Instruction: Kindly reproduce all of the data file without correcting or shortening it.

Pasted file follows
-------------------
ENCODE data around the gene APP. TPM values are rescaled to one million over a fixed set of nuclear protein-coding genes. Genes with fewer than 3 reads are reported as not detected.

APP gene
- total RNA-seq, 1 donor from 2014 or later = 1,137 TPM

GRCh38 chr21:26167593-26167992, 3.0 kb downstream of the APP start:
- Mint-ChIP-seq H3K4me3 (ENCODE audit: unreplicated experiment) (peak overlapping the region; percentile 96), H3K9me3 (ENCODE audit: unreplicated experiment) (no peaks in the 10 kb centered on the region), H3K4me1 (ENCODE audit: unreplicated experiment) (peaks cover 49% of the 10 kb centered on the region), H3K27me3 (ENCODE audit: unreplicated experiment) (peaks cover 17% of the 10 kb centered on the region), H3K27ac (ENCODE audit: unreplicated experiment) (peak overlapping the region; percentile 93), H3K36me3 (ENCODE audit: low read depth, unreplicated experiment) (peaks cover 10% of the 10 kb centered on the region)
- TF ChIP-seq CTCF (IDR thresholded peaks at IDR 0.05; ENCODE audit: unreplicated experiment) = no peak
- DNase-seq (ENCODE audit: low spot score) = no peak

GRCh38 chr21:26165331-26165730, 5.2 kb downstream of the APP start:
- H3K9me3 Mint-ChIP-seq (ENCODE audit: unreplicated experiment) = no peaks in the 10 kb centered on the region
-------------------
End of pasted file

ENCODE data around the gene APP. TPM values are rescaled to one million over a fixed set of nuclear protein-coding genes. Genes with fewer than 3 reads are reported as not detected.

APP gene
- total RNA-seq, 1 donor from 2014 or later = 1,137 TPM

GRCh38 chr21:26167593-26167992, 3.0 kb downstream of the APP start:
- Mint-ChIP-seq H3K4me3 (ENCODE audit: unreplicated experiment) (peak overlapping the region; percentile 96), H3K9me3 (ENCODE audit: unreplicated experiment) (no peaks in the 10 kb centered on the region), H3K4me1 (ENCODE audit: unreplicated experiment) (peaks cover 49% of the 10 kb centered on the region), H3K27me3 (ENCODE audit: unreplicated experiment) (peaks cover 17% of the 10 kb centered on the region), H3K27ac (ENCODE audit: unreplicated experiment) (peak overlapping the region; percentile 93), H3K36me3 (ENCODE audit: low read depth, unreplicated experiment) (peaks cover 10% of the 10 kb centered on the region)
- TF ChIP-seq CTCF (IDR thresholded peaks at IDR 0.05; ENCODE audit: unreplicated experiment) = no peak
- DNase-seq (ENCODE audit: low spot score) = no peak

GRCh38 chr21:26165331-26165730, 5.2 kb downstream of the APP start:
- H3K9me3 Mint-ChIP-seq (ENCODE audit: unreplicated experiment) = no peaks in the 10 kb centered on the region